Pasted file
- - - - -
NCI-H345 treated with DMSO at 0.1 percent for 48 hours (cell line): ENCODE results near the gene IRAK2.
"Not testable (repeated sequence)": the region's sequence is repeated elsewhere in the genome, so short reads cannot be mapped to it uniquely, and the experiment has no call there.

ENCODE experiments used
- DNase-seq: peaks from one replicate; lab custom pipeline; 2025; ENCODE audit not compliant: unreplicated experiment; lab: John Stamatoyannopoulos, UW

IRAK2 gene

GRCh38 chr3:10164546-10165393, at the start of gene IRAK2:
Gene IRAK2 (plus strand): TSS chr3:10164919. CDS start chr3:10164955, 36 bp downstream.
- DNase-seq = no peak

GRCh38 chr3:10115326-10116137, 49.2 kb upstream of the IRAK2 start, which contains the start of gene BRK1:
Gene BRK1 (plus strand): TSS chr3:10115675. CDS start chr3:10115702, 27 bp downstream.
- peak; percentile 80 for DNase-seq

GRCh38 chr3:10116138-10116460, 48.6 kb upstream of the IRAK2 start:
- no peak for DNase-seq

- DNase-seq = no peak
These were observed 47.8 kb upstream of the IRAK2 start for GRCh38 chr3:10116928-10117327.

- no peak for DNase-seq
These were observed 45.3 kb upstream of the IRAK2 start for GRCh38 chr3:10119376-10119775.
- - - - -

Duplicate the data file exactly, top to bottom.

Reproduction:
NCI-H345 treated with DMSO at 0.1 percent for 48 hours (cell line): ENCODE results near the gene IRAK2.
"Not testable (repeated sequence)": the region's sequence is repeated elsewhere in the genome, so short reads cannot be mapped to it uniquely, and the experiment has no call there.

ENCODE experiments used
- DNase-seq: peaks from one replicate; lab custom pipeline; 2025; ENCODE audit not compliant: unreplicated experiment; lab: John Stamatoyannopoulos, UW

IRAK2 gene

GRCh38 chr3:10164546-10165393, at the start of gene IRAK2:
Gene IRAK2 (plus strand): TSS chr3:10164919. CDS start chr3:10164955, 36 bp downstream.
- DNase-seq = no peak

GRCh38 chr3:10115326-10116137, 49.2 kb upstream of the IRAK2 start, which contains the start of gene BRK1:
Gene BRK1 (plus strand): TSS chr3:10115675. CDS start chr3:10115702, 27 bp downstream.
- peak; percentile 80 for DNase-seq

GRCh38 chr3:10116138-10116460, 48.6 kb upstream of the IRAK2 start:
- no peak for DNase-seq

- DNase-seq = no peak
These were observed 47.8 kb upstream of the IRAK2 start for GRCh38 chr3:10116928-10117327.

- no peak for DNase-seq
These were observed 45.3 kb upstream of the IRAK2 start for GRCh38 chr3:10119376-10119775.